BEYOND INVISIBLE WALLS: The Psychological Legacy of Soviet Trauma
Edited by Jacob D. Lindy and Robert Jay Lifton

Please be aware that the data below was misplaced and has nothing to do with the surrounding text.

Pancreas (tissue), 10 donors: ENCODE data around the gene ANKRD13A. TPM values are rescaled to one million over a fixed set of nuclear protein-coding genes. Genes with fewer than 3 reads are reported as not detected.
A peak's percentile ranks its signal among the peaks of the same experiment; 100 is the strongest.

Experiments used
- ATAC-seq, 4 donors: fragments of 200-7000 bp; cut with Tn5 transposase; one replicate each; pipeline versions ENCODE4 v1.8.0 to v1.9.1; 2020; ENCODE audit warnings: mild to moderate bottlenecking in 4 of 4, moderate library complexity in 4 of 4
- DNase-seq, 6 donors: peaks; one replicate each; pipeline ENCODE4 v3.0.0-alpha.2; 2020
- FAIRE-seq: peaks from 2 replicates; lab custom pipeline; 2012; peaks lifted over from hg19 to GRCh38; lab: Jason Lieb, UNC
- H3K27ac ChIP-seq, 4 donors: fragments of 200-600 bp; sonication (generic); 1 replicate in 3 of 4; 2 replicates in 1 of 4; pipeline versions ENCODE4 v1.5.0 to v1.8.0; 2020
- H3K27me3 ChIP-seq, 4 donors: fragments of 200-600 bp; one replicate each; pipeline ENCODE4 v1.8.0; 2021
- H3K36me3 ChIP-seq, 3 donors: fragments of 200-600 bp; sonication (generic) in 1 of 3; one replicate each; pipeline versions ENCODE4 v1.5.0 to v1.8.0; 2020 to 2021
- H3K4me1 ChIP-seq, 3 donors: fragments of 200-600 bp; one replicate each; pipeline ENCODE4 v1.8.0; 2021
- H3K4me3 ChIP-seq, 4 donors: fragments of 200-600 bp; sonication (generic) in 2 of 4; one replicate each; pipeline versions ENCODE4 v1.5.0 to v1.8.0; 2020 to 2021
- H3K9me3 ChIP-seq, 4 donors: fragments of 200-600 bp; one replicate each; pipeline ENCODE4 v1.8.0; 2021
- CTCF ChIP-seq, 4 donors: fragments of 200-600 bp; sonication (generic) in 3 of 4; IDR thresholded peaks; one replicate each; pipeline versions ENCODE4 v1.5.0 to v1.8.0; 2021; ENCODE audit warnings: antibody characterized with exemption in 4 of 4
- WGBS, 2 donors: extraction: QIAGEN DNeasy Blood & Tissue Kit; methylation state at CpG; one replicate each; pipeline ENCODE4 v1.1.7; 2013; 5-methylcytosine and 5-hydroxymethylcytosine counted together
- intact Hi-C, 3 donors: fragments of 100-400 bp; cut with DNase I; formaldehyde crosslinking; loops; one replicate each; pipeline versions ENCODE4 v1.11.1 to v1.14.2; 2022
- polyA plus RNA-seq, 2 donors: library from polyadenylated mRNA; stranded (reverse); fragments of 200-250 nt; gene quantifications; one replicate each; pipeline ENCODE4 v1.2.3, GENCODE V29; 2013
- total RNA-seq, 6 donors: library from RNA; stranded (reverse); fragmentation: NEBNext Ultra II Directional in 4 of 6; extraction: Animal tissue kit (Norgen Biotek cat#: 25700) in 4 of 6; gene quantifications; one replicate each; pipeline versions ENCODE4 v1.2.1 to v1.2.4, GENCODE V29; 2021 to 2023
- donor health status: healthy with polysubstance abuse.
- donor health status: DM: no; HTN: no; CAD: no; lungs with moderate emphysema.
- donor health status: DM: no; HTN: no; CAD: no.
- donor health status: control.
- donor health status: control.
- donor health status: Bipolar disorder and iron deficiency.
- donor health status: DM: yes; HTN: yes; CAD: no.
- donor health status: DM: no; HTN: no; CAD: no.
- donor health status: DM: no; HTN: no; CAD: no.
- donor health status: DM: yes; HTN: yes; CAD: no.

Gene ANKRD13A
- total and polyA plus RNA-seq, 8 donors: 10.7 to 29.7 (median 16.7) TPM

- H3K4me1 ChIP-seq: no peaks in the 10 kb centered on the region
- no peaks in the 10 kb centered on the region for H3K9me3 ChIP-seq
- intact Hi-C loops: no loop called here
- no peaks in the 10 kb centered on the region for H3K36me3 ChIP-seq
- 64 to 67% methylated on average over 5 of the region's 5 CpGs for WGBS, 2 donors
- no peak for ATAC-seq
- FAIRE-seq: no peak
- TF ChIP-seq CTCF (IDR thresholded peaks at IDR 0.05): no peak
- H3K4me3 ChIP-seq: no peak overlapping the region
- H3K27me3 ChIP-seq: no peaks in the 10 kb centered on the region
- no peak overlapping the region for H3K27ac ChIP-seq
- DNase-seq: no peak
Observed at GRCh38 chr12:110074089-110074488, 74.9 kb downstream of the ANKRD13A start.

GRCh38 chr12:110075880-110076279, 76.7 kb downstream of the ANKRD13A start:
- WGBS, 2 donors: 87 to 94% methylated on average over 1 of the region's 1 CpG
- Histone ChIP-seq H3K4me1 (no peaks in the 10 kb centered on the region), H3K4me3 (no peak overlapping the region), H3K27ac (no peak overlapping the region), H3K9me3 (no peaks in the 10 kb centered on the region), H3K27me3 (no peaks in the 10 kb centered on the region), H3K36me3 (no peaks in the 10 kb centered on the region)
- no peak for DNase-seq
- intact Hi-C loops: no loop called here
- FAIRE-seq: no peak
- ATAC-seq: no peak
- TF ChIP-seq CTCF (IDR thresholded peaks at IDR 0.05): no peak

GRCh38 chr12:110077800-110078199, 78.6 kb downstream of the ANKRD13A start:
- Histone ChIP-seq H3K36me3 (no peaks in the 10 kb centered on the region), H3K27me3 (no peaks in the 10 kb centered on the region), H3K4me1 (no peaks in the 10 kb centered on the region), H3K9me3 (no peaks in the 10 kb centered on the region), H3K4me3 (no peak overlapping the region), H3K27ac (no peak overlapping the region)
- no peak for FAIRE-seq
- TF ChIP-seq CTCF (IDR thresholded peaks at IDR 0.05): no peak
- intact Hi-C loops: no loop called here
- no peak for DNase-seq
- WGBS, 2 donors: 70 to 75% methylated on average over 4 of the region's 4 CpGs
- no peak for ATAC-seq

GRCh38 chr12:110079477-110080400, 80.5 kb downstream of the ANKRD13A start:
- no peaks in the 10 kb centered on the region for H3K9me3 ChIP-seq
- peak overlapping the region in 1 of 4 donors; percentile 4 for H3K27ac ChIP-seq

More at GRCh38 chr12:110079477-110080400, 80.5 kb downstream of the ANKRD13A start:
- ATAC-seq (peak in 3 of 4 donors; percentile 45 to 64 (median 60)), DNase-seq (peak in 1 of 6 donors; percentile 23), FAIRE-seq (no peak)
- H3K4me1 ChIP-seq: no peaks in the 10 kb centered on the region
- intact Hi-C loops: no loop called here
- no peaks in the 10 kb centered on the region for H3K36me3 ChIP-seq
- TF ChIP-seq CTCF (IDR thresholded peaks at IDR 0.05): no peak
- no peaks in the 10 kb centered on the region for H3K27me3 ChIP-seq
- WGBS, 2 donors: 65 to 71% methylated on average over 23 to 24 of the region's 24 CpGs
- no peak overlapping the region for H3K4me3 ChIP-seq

When the Berlin Wall fell in 1989, Westerners watched those who had survived the era of Soviet trauma emerge into what we hoped would be the exhilarating light of freedom. What we have witnessed, however, is a slow and painful process of progression and regression, of hope and disillusionment, of unexpected psychological barriers: invisible walls that block the progress we had hoped for. In Beyond Invisible Walls, East European therapists, themselves, draw a compelling picture of the waves of trauma that their people endured, the institutions of trauma that remained well after Stalin's era, and their impact on survivors and their families. They describe the psychological remnants of those years: walls that confine people by unconsciously preserving old adaptations to political terror, walls that divide one part of the mind from another, and walls that rise between one generation and the next. These therapists' stories allow us a striking glimpse into how patients' trauma evokes the therapists' own wounds; how both speaker and empathic listener find their way to a healing process, how the two begin to dismantle these invisible walls.